Illinois settled a fraud charge Monday with the Securities and Exchange Commission that it misled investors with shoddy disclosure between 2005 and 2009 about the significant financial risks posed by its pension funding system.
The SEC's two-and-a-half-year probe into the state's pension disclosure concluded Monday with the announcement of a civil charge of fraud against Illinois for violating federal securities laws in its public pension disclosures in offering statements on $2.2 billion of general obligation bonds.
The state settled the charge by agreeing to a cease-and-desist order in which it neither admitted nor denied the order's findings. Illinois does not face any fines or penalties.
The order offers a stinging assessment of the state's past disclosure practices for failing to provide investors with material information about its pension funding system and the stress it posed to the state's fiscal condition.
The action Monday is the second taken by the SEC against a state. New Jersey entered a settlement order in 2010. "Municipal investors are no less entitled to truthful risk disclosures than other investors," said George S. Canellos, acting director of the agency's Division of Enforcement. "Time after time, Illinois failed to inform its bond investors about the risk to its financial condition posed by the structural underfunding of its pension system."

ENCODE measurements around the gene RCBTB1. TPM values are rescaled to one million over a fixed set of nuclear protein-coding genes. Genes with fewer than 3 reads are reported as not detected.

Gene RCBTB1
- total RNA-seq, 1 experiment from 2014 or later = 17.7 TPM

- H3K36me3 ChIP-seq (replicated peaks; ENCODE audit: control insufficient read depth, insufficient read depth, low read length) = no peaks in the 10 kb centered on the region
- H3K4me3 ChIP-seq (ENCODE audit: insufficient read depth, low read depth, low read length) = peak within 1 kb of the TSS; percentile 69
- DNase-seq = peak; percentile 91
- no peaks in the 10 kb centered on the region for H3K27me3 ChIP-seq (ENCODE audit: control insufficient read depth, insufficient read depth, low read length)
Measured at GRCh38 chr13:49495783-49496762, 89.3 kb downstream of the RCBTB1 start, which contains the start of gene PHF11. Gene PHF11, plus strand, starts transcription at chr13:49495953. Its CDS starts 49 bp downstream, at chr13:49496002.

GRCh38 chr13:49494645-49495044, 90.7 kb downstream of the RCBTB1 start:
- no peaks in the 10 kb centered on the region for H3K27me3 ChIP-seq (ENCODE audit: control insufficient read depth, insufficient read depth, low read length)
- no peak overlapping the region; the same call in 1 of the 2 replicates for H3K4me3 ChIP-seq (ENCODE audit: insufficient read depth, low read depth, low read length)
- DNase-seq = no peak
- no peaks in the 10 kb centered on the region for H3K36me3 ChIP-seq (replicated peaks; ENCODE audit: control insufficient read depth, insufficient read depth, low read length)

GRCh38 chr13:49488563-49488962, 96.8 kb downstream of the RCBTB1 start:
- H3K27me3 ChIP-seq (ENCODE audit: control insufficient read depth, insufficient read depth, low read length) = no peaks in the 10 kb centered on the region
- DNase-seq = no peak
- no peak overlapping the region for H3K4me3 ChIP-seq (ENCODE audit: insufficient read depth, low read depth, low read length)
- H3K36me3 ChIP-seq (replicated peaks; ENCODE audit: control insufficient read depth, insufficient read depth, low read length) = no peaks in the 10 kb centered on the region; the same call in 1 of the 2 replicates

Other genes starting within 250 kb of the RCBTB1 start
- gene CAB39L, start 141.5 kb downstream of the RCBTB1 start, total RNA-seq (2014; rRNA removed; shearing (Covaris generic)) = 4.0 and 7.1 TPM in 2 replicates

The state established a 50-year funding schedule in 1994 with payments based on a statutory formula, not an actuarially required contribution. The SEC found that the methodology structurally underfunded Illinois' pension obligations and backloaded the majority of pension contributions far into the future...
...Illinois faces a staggering $95 billion of unfunded liabilities for a funded ratio of just 40.4%, the worst among U.S. states...
Say, I've got an idea! Let's have the same jamokes who drove Illinois into bankruptcy run the federal government!
Hat tip: BadBlue Money News.